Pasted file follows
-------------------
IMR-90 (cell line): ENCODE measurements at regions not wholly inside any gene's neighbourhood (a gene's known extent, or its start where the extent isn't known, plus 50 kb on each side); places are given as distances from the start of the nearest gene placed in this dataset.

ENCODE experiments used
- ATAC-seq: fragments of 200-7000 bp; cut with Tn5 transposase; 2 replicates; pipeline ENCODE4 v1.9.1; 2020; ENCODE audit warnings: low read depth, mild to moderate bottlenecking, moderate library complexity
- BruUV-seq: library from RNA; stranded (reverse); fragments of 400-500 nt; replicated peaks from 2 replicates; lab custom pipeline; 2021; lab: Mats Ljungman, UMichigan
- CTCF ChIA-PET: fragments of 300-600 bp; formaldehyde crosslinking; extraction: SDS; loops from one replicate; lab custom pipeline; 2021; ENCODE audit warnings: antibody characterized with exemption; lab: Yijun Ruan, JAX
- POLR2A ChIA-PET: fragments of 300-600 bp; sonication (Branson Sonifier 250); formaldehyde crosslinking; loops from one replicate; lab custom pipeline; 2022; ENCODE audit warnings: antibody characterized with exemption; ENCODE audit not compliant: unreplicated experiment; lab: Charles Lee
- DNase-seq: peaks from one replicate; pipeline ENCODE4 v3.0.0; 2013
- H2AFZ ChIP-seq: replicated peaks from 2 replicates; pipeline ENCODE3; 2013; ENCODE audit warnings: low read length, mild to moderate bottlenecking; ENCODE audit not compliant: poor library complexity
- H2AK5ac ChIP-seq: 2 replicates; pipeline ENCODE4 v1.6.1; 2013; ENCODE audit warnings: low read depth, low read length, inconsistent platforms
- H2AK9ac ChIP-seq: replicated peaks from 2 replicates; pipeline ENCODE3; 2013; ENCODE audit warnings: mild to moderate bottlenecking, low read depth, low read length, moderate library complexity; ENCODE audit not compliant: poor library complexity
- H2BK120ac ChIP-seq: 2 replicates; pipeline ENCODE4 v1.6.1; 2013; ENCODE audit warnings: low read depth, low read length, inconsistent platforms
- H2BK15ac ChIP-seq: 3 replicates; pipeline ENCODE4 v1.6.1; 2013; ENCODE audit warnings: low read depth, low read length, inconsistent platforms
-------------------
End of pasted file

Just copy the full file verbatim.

IMR-90 (cell line): ENCODE measurements at regions not wholly inside any gene's neighbourhood (a gene's known extent, or its start where the extent isn't known, plus 50 kb on each side); places are given as distances from the start of the nearest gene placed in this dataset.

ENCODE experiments used
- ATAC-seq: fragments of 200-7000 bp; cut with Tn5 transposase; 2 replicates; pipeline ENCODE4 v1.9.1; 2020; ENCODE audit warnings: low read depth, mild to moderate bottlenecking, moderate library complexity
- BruUV-seq: library from RNA; stranded (reverse); fragments of 400-500 nt; replicated peaks from 2 replicates; lab custom pipeline; 2021; lab: Mats Ljungman, UMichigan
- CTCF ChIA-PET: fragments of 300-600 bp; formaldehyde crosslinking; extraction: SDS; loops from one replicate; lab custom pipeline; 2021; ENCODE audit warnings: antibody characterized with exemption; lab: Yijun Ruan, JAX
- POLR2A ChIA-PET: fragments of 300-600 bp; sonication (Branson Sonifier 250); formaldehyde crosslinking; loops from one replicate; lab custom pipeline; 2022; ENCODE audit warnings: antibody characterized with exemption; ENCODE audit not compliant: unreplicated experiment; lab: Charles Lee
- DNase-seq: peaks from one replicate; pipeline ENCODE4 v3.0.0; 2013
- H2AFZ ChIP-seq: replicated peaks from 2 replicates; pipeline ENCODE3; 2013; ENCODE audit warnings: low read length, mild to moderate bottlenecking; ENCODE audit not compliant: poor library complexity
- H2AK5ac ChIP-seq: 2 replicates; pipeline ENCODE4 v1.6.1; 2013; ENCODE audit warnings: low read depth, low read length, inconsistent platforms
- H2AK9ac ChIP-seq: replicated peaks from 2 replicates; pipeline ENCODE3; 2013; ENCODE audit warnings: mild to moderate bottlenecking, low read depth, low read length, moderate library complexity; ENCODE audit not compliant: poor library complexity
- H2BK120ac ChIP-seq: 2 replicates; pipeline ENCODE4 v1.6.1; 2013; ENCODE audit warnings: low read depth, low read length, inconsistent platforms
- H2BK15ac ChIP-seq: 3 replicates; pipeline ENCODE4 v1.6.1; 2013; ENCODE audit warnings: low read depth, low read length, inconsistent platforms